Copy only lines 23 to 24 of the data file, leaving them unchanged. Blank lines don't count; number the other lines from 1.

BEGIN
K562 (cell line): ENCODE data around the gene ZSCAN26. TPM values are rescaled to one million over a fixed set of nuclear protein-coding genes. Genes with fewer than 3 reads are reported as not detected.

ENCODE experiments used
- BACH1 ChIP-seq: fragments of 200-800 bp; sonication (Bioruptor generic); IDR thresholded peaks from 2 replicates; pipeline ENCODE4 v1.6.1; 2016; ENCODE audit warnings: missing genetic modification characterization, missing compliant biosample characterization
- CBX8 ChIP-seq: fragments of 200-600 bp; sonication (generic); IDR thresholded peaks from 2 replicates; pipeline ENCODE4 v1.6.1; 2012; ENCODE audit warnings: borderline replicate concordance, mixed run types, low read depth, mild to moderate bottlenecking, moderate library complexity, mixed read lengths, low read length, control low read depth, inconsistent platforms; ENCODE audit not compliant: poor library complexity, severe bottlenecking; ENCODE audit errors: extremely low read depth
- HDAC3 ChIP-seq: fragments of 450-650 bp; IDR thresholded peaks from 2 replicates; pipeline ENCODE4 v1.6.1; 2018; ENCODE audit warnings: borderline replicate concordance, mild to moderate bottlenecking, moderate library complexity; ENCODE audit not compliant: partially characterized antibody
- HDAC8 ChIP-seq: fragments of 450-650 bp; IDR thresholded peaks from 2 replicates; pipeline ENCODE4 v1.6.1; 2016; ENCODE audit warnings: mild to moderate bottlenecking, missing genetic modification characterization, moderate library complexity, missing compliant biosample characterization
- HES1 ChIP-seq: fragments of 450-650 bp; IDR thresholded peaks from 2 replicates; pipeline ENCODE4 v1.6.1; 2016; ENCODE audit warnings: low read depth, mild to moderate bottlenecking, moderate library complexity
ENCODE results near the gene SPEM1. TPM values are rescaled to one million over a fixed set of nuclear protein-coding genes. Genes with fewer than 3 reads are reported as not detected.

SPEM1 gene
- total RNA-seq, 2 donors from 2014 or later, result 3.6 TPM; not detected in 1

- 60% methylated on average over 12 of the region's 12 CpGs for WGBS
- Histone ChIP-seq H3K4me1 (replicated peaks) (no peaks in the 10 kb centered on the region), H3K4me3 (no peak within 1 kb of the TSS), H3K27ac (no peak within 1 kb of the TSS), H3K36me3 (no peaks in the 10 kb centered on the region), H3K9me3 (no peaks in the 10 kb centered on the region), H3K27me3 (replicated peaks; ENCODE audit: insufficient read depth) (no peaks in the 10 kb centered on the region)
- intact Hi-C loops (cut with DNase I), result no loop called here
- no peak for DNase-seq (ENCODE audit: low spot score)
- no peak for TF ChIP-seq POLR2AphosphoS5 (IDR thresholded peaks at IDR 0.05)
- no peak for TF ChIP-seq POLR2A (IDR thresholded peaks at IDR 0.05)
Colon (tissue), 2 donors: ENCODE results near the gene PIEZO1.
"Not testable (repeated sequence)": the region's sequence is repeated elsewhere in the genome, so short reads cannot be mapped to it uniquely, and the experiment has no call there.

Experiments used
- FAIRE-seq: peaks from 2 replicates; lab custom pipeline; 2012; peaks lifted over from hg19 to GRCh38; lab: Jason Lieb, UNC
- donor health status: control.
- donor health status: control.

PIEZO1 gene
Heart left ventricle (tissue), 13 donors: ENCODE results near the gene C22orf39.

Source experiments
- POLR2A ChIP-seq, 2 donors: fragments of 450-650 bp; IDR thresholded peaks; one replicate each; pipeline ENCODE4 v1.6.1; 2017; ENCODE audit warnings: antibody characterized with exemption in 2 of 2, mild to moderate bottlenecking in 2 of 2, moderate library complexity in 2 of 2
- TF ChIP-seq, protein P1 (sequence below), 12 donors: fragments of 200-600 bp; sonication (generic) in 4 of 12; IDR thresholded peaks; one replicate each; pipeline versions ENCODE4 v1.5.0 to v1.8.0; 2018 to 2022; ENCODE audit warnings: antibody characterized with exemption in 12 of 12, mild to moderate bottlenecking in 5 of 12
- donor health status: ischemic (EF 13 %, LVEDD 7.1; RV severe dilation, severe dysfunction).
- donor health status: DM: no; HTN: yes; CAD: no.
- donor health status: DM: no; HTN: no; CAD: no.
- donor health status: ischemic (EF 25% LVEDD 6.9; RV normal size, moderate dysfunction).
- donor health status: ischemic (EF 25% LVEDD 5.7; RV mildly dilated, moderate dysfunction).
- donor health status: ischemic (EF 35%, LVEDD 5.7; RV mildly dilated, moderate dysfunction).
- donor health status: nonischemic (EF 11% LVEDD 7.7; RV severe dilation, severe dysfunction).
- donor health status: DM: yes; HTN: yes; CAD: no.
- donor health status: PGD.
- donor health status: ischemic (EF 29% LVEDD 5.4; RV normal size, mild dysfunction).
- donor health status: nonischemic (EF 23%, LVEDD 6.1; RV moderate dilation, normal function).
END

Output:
PIEZO1 gene
Heart left ventricle (tissue), 13 donors: ENCODE results near the gene C22orf39.